3 Control Measures to Help New Demolition Contractors Manage Risks

Posted on: 14 February 2018

Demolition projects are, by nature, risky undertakings and as such new contractors need to be careful when demolishing buildings. One of the best ways a new demolition contractor can ensure safety is by following laid down codes of practice. Controlling risks is considered as one of the most important systems of practice meant to eliminate hazards during a demolition exercise. To manage risks efficiently, demolition contractors need to rank their risk control measures from the highest level of protection to the lowest. The reason for such classification can be attributed to the fact that control measures vary in effectiveness. However, if it becomes practically impossible to eliminate demolition hazards, contractors can use the following controls to minimise risks as much as possible. 

Substitution -- Demolition exercises are conducted using various methods, for example, manual, mechanical, and implosion. In the manual process, workers use portable, manual, hand-held tools to demolish. The way usually takes longer, and it is applied where the building's structural integrity is trusted. If for instance, the contractor finds out at the last minute that the structure is not structurally stable to support manual demolition, then it should be substituted with another method. In such a situation, a contractor can opt for a wrecking ball or another mechanical demolition method so that workers can stay as far away from the building as possible.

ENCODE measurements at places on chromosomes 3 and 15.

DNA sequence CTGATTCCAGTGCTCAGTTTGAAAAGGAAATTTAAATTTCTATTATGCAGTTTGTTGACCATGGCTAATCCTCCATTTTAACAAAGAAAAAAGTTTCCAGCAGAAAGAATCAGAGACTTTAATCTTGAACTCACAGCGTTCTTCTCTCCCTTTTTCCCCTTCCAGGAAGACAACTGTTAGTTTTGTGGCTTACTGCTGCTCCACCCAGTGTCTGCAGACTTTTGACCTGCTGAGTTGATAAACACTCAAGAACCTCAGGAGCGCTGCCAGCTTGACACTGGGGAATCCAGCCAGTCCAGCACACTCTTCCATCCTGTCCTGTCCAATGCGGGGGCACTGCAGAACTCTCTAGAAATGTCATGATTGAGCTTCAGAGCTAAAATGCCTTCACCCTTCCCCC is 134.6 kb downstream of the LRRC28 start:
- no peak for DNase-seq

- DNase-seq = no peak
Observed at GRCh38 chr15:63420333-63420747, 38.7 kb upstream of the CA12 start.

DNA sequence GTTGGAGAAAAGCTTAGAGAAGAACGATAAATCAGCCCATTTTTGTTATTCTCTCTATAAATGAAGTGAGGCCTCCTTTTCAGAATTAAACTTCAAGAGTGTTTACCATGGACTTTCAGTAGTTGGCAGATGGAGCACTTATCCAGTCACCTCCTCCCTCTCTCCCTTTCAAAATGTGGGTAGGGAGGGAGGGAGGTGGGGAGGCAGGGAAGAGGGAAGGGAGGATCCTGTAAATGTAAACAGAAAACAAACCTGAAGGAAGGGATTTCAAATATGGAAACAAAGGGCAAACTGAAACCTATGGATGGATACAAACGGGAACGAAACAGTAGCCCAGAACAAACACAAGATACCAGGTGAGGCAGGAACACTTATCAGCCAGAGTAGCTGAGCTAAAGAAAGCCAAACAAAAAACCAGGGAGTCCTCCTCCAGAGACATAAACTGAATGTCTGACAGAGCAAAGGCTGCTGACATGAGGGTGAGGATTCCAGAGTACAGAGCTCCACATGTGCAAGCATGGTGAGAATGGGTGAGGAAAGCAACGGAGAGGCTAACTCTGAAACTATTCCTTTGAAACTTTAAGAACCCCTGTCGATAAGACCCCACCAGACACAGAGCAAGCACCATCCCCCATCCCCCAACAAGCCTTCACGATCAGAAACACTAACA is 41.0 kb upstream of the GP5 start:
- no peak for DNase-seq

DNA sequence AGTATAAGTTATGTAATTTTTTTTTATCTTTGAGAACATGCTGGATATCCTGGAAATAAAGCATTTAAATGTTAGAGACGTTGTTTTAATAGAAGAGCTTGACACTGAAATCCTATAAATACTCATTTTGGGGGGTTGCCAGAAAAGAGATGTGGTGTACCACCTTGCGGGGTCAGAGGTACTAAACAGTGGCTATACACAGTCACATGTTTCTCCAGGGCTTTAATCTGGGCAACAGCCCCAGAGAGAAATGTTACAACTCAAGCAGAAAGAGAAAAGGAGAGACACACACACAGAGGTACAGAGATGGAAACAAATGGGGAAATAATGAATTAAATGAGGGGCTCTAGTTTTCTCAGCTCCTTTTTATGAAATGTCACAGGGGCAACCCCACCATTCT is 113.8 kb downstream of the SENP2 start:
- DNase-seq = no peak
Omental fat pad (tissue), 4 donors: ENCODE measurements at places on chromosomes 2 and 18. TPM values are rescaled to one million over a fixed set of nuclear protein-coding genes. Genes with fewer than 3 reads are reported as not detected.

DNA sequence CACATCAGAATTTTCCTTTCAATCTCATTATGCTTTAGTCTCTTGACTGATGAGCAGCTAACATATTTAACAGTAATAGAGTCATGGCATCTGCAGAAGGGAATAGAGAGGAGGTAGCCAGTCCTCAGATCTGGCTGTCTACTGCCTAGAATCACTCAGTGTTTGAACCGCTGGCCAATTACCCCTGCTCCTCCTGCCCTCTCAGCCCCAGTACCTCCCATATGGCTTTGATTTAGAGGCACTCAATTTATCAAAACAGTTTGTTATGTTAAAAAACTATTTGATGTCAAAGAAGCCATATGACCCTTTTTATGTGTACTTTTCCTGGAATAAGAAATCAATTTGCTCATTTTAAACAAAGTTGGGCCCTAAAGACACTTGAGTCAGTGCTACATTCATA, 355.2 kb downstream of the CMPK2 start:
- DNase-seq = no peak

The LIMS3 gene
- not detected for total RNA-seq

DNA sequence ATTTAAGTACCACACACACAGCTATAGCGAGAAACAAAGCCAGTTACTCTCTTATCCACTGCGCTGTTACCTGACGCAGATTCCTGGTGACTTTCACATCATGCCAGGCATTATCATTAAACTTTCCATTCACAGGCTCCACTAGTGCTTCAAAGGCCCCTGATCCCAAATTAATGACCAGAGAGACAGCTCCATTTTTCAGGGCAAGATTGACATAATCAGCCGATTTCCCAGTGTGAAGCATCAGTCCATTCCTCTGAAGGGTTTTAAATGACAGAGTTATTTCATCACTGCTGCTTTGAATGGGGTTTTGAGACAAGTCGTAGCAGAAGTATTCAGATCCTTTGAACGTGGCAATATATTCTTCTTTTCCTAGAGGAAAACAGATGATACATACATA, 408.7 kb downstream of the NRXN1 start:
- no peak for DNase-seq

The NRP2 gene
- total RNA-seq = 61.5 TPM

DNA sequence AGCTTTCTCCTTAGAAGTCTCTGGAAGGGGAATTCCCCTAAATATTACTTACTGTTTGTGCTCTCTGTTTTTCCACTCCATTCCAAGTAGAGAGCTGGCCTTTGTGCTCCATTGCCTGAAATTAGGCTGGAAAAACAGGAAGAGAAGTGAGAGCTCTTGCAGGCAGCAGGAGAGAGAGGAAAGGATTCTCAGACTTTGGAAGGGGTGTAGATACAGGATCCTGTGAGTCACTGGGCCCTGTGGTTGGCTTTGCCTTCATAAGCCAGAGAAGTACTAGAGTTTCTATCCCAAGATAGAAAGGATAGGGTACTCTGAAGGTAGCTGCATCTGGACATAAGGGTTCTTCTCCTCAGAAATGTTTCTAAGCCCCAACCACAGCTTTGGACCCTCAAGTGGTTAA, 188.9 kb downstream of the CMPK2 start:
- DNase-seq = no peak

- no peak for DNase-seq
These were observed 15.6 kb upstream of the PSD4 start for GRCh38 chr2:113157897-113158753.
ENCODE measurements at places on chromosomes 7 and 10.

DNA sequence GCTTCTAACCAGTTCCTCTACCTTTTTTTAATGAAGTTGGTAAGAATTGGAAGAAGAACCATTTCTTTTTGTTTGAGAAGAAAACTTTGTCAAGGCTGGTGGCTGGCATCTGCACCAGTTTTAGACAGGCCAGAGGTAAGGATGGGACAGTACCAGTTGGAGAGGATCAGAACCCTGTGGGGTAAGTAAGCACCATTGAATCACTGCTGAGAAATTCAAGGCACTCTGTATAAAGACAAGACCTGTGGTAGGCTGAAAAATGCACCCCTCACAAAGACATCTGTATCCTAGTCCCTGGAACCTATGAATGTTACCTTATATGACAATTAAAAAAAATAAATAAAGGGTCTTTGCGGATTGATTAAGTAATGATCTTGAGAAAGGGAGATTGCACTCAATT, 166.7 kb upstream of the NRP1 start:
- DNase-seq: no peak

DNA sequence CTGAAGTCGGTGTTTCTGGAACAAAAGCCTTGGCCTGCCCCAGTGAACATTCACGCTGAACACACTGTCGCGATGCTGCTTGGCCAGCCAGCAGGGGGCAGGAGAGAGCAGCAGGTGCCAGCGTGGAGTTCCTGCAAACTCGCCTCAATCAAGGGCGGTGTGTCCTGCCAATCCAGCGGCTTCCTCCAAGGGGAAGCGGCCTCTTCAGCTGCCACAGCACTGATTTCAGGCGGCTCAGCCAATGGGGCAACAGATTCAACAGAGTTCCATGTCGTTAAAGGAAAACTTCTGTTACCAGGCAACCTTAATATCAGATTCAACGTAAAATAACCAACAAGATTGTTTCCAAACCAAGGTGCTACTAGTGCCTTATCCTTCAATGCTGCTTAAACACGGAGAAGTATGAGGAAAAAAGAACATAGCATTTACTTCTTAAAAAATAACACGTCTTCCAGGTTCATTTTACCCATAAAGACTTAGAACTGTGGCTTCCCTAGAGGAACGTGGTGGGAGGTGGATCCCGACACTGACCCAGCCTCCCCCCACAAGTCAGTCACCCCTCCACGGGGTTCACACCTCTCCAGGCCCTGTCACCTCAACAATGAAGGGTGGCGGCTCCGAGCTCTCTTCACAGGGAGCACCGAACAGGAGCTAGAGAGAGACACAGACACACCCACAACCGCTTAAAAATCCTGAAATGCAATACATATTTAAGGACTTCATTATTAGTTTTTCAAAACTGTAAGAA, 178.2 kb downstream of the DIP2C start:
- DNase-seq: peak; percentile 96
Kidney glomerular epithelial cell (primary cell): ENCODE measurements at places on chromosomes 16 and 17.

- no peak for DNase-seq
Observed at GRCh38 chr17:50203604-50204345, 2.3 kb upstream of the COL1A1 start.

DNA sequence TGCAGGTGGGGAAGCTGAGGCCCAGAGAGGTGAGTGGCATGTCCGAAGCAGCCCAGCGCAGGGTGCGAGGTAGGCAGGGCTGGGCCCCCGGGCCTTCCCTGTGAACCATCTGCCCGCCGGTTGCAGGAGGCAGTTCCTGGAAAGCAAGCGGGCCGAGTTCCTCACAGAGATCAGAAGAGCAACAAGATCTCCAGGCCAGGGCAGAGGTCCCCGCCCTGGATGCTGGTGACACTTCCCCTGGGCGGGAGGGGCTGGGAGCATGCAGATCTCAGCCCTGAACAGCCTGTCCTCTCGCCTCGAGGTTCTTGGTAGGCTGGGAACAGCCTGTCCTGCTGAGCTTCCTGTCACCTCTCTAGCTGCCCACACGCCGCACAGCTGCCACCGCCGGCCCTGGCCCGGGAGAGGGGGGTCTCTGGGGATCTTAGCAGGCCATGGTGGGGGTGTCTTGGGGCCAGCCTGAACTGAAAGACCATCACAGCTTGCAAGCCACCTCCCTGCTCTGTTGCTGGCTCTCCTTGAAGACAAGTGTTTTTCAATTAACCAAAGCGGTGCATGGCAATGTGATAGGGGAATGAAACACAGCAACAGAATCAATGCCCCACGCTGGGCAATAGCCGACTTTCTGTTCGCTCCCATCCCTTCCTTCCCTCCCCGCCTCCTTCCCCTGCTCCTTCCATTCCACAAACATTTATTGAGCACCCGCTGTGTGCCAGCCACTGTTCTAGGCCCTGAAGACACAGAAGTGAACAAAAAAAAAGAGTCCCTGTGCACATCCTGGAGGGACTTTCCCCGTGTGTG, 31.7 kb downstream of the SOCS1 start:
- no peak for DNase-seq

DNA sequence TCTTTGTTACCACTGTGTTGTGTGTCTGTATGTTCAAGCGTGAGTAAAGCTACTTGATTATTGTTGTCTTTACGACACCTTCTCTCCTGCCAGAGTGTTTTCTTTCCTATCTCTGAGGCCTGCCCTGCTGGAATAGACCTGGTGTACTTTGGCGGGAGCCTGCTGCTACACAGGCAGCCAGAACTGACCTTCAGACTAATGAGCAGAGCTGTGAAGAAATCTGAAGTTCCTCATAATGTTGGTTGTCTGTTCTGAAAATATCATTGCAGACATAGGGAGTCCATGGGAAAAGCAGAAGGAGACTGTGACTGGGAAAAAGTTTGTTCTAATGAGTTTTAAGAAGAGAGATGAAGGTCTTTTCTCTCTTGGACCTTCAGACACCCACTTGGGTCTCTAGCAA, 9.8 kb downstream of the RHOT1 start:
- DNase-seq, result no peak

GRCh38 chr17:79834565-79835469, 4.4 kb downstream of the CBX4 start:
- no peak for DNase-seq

Isolation – Some demolition projects produce a lot of dust and asbestos into the environment. Such projects can be a big concern if the work site is close to occupied buildings. If you find yourself in such a situation, the best way to minimise the risks associated with excess dust, asbestos,  and falling debris is to isolate the worksite. Erecting a concrete wall or barrier will ensure that you separate the worksite from the surrounding environment thereby minimising the risk of accidents, damages, and collisions. If demolition is controlled via a mobile motor plant, then there must be such a barrier for unhindered operation.

Engineering Controls -- As a new demolition contractor in the business, it is critical to note that there are times when you might be forced to change a demolition approach at the last minute. When this happens, the safety procedures have to adjust accordingly. For example, you might have planned to use the mechanical method, but you only have one machine that is equipped with overhead protection. You would have to improvise by fitting/welding a protective canopy over an open cab excavator to help in the demolition. Therefore, engineering controls in demolitions rely on one's ingenuity and improvisation skills in minimising risks on the worksite.